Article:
I submitted a paper in JMMCE, which is also a journal of SCIRP. As far as I know, the academic performance of the editorial board of this journal is quite good.
My colleagues and I are very happy to publish articles in Open Journal of Modern Linguistics. Now OJML is developing better and better. In my mind, OJML is open, flexible and very popular. It looks like a dynamic young man. Its quality will have a new breakthrough with the development of quantity.
My colleagues and I are very happy to publish articles in Open Journal of Modern Linguistics. Now OJML is developing better and better. In my mind, OJML is open, flexible and very popular. It’s like a dynamic young man. Its quality will have a new breakthrough with the development of quantity.
I once cooperated with a journal called “Open Journal of Anesthesiology”, which was an open-access journal, but I have a good experience during the cooperation. It is not always the case, actually. From my perspective, when you are publishing a paper, you should have in mind what kinds of platforms you are looking for. A journal in SCI? SCOPUS? Or just a regular journal with ISSN is enough? Then you choose the most suitable one. Get your paper published. That’s what makes sense.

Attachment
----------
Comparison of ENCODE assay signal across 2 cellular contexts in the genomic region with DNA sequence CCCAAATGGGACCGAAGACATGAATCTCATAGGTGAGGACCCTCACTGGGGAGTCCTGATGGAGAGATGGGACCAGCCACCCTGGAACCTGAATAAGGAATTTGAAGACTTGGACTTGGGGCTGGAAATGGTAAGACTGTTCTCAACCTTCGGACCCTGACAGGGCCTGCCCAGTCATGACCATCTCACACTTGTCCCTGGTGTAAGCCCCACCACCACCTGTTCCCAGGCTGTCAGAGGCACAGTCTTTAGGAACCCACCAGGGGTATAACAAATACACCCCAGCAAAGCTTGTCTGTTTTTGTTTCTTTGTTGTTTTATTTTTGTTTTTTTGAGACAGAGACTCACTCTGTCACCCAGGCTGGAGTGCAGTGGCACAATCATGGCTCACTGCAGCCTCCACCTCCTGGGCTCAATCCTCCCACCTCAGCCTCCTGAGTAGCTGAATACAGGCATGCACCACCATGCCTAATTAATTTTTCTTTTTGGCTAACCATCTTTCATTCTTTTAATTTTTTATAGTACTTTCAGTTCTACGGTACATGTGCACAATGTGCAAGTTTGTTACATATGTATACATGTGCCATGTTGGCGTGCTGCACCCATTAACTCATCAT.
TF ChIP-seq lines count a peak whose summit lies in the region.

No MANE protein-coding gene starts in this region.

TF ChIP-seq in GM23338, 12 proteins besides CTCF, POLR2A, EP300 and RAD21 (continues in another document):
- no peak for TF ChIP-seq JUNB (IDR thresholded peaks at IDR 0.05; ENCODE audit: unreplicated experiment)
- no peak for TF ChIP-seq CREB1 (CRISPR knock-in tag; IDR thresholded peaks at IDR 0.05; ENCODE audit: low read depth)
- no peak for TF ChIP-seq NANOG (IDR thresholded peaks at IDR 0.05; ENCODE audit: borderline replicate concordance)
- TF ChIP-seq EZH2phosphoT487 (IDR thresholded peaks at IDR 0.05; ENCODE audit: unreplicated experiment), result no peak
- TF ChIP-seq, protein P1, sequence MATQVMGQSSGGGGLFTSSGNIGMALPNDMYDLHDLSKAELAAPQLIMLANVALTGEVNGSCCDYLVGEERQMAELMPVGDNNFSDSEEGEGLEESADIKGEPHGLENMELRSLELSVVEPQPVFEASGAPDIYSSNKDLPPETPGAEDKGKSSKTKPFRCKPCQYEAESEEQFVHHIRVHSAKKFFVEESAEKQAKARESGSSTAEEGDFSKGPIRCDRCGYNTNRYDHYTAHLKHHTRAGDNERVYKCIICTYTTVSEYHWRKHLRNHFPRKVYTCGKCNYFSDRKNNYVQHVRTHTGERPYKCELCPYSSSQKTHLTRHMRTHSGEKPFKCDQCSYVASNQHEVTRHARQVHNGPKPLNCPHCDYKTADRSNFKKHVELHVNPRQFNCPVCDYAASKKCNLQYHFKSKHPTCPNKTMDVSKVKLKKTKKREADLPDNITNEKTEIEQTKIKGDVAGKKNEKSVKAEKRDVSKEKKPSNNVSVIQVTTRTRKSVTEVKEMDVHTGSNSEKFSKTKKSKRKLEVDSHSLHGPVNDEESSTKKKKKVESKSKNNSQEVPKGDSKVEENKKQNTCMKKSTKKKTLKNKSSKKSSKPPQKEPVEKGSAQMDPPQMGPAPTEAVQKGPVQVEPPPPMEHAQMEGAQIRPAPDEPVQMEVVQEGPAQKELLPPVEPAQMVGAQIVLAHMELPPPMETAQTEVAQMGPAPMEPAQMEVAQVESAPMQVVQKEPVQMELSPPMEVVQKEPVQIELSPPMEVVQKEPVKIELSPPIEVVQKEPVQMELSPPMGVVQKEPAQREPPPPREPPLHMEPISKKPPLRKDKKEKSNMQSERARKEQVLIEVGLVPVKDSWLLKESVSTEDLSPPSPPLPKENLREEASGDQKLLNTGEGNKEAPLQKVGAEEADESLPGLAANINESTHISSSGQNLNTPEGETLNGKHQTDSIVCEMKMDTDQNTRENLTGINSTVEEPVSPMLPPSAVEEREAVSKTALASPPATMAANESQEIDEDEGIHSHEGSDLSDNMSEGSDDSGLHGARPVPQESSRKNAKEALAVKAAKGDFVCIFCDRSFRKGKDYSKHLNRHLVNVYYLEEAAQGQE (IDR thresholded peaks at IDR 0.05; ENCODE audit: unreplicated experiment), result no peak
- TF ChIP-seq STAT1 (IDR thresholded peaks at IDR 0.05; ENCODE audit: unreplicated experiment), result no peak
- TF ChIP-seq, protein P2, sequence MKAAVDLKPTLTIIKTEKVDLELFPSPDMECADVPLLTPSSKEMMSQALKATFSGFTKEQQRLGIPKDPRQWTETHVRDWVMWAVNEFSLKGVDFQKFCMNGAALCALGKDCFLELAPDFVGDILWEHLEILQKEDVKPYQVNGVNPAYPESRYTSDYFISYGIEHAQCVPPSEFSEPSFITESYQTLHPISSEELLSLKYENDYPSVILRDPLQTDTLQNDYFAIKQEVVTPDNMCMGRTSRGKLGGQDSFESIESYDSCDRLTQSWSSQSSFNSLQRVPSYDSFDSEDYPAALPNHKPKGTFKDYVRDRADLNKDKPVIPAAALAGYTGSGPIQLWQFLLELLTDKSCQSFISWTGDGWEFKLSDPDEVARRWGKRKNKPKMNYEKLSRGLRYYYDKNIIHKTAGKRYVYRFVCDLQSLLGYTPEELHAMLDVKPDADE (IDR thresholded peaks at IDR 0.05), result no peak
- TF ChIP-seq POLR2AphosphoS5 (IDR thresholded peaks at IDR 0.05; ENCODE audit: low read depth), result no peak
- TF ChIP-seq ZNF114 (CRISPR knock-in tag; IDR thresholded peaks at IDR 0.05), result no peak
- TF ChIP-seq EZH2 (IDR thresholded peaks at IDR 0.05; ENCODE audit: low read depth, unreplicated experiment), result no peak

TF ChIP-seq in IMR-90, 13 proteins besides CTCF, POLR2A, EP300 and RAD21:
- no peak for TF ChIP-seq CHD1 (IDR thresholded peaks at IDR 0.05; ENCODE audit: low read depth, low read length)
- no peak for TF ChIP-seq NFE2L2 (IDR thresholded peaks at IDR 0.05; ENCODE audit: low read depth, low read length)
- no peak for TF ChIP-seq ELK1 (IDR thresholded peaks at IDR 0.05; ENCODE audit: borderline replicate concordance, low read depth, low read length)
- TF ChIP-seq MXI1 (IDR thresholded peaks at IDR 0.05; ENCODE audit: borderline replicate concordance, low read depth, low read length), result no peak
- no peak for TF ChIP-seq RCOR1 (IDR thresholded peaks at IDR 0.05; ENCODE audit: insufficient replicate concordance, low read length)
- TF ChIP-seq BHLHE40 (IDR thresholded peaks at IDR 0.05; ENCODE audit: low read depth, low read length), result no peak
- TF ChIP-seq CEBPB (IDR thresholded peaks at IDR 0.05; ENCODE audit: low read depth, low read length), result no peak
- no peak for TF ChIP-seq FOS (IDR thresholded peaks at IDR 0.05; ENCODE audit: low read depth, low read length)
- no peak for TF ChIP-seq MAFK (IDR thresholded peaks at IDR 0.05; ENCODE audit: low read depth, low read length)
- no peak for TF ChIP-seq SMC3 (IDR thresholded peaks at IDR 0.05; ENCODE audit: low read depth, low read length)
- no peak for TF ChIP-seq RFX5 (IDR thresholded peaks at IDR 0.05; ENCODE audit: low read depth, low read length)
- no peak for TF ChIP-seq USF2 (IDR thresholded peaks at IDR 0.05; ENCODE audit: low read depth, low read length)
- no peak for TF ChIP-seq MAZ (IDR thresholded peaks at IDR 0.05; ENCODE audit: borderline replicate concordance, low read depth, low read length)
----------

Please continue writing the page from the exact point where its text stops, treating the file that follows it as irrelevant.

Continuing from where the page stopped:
Yes I do agree with you. Some OA journals did wrong things with all its flaws, especially the scattergun approach they adopted to invite papers (which is a little bit troubling). It is the dilemma academicians faced that gave rise to open access publishers. It rises as a reflection of the times. I hope it will improve and make a difference in the future. I do hope it will do better and better and prove itself to be a blue chip.
I heard from my classmates around me. They told me that the reviewers were very careful and gave a lot of valuable professional advice, which was very helpful for revising the article.
Most journals will charge APC, it’s not strange. However, the journal has many articles each issue and many authors published their articles there, isn’t it meaning recognition?